For bachelors looking for a wife in Elizabethan Europe, they considered carrying basil good luck. In Africa, it was used to cure traumatic shock, to ward off bad spells, and an antidote for scorpion bites. A form of basil called tulashi was imported to America in the 1960’s for the followers of the hare Krishnas, a Hindu-inspired group. It was thought to give good luck to all the followers of this sect.

Basil is a Sacred Herb in some countries, especially in India, where it figures in the worship of the god Vishnu. Soak it in water for three days and sprinkle the water at your doorstep to bring money and success. It’s said to drive away evil, and promotes a happy family. They say sprinkle dried basil on the kitchen floor and then sweep it out the door because “Evil can’t stay where basil has been.”


All over the world, ancient tombs contained beans, real, or representations, because they were thought to contain the spark of life. To the Egyptians, beans were a symbol of immortality and to the Romans; beans had the power to repel ghosts.

In the southern United States, people eat black-eyed peas for luck on New Year’s Eve. In many parts of Europe, a bean is baked inside a Christmas cake and the person who finds the bean in their piece will have good luck all year.

These are just four symbols of nature’s good luck food symbols. There will be more of nature’s good luck symbols in future articles.

Copyright © 2011-2013


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Questions about Good Luck Foods

Sharon asks…

The little bean/seed in good luck charms?

I see it alot here in the mexican community, good luck charms with a little seed/bean, its red with a little black dot on it. Does anyone know what it is and better yet what its called?

Suzi Q answers:

I have a necklace made of them, I think they originated in China (I got mine in China Town) but i don’t know what they’re called.

Edit: found this site

red beans?

Mark asks…

How do you make a “Good luck peach”?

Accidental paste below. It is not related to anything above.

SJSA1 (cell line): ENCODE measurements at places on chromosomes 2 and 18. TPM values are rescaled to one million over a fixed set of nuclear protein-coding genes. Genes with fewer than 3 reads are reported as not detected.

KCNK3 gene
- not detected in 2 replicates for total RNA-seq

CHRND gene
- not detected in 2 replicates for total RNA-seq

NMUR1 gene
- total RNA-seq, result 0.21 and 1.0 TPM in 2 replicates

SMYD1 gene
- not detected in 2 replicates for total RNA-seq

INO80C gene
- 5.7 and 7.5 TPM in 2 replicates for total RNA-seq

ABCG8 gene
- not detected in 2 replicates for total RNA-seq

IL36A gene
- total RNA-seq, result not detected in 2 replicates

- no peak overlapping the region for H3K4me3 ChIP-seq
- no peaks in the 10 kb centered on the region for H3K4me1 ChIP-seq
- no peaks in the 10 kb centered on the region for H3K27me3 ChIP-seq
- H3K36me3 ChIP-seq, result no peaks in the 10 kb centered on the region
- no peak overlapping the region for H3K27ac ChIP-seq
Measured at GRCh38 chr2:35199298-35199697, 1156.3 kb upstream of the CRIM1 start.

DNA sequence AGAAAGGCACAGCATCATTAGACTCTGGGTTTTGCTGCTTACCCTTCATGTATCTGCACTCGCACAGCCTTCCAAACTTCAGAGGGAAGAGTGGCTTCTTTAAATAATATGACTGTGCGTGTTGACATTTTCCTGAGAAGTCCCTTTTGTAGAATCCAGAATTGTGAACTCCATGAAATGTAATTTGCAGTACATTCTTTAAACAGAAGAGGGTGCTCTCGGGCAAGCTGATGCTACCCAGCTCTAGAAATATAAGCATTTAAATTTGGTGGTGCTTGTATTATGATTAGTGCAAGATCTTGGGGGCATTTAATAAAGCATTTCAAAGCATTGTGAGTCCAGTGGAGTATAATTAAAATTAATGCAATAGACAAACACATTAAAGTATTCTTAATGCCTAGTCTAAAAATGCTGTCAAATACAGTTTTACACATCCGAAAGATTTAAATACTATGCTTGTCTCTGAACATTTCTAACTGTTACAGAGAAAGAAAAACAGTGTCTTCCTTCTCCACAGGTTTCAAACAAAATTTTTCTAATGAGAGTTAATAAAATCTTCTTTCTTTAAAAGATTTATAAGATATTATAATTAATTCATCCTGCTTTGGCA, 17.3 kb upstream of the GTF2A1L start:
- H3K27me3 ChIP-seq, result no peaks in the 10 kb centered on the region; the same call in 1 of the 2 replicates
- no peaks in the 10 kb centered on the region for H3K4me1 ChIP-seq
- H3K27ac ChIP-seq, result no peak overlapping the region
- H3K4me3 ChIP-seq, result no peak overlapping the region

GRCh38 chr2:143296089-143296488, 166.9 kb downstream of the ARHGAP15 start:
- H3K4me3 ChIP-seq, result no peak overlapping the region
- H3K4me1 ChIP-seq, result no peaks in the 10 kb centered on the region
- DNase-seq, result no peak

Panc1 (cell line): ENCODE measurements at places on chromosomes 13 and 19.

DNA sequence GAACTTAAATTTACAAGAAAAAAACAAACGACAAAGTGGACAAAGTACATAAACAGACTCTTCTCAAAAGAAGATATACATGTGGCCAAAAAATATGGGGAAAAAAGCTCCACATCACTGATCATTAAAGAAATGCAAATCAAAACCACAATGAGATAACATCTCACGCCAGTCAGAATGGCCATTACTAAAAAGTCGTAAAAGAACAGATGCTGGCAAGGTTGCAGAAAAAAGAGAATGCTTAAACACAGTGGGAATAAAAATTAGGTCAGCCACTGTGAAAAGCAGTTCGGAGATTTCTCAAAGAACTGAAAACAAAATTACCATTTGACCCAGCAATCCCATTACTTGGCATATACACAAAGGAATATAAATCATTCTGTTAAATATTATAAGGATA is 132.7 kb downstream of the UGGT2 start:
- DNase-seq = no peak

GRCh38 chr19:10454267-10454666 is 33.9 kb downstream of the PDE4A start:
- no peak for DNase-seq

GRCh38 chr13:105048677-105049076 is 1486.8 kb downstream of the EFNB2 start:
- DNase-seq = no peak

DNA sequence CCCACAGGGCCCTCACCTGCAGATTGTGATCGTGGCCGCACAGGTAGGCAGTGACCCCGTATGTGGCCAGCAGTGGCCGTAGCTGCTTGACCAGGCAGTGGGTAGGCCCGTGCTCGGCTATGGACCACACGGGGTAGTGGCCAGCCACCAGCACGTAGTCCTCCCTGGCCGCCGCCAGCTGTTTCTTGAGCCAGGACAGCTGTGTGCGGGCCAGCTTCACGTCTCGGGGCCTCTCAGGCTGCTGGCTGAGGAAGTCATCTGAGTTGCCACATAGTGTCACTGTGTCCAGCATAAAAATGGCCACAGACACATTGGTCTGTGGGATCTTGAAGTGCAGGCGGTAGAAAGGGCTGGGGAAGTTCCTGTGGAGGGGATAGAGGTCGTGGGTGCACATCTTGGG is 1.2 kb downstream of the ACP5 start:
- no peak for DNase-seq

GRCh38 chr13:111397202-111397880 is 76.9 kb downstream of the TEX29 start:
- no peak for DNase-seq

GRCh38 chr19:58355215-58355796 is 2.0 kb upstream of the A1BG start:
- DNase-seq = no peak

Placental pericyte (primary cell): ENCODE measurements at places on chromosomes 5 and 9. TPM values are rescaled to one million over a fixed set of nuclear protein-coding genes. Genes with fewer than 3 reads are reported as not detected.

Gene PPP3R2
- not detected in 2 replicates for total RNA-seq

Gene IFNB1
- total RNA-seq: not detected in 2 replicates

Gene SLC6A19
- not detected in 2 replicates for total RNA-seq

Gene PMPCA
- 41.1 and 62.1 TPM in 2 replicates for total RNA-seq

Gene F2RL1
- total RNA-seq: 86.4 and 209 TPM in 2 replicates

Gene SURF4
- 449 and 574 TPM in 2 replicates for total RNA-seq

I had one at a Asian restaurant. it was hand made , steamed, filled with some type of sweet bean paste and individually painted. It was wonderful!

Suzi Q answers:

No idea, but i have had a similar one made of ice cream. Looked exactly like a peach and was painted…….Yum.

John asks…

Recipe that has lentil beans but you can’t tell?

I know that is a weird request, but for the new year I want to have everyone in my family eat lentils because I heard they are good luck. The only problem is, my father hates the texture of beans, so he won’t eat them. Could some one give me an idea with how to hide the bean consistency of lentils in a recipe? I thought about crushing them and making bread or something but I don’t know of anyone who has done that.
Also, if anyone can think of a way to hide the consistency of black eyed peas that would be great too!

Suzi Q answers:

Easy you make black eyed pea dip.
Here is a recipe.

1 3/4cup dried black-eyed peas
5 canned jalapeno peppers — or to taste seeded and chopped
(reserve liquid)
1/3cup onion — chopped
1 clove garlic — minced
1cup butter or smart balance
2cup American, Cheddar or Monterrey Jack cheese — shredded
4oz canned green chilies — chopped
1tablespoon jalepeno pepper liquid

ash and cook peas. Combine with jalepeno peppers, onion and garlic in blender container. Blend until smoth Set aside. Combine butter and cheese in top of double boiler Cook and stir over low heat until melted. Add chilies, jalepeno liquid and pea mixture. Heat thoroughly and serve over corn chips. Tastes even better when reheated.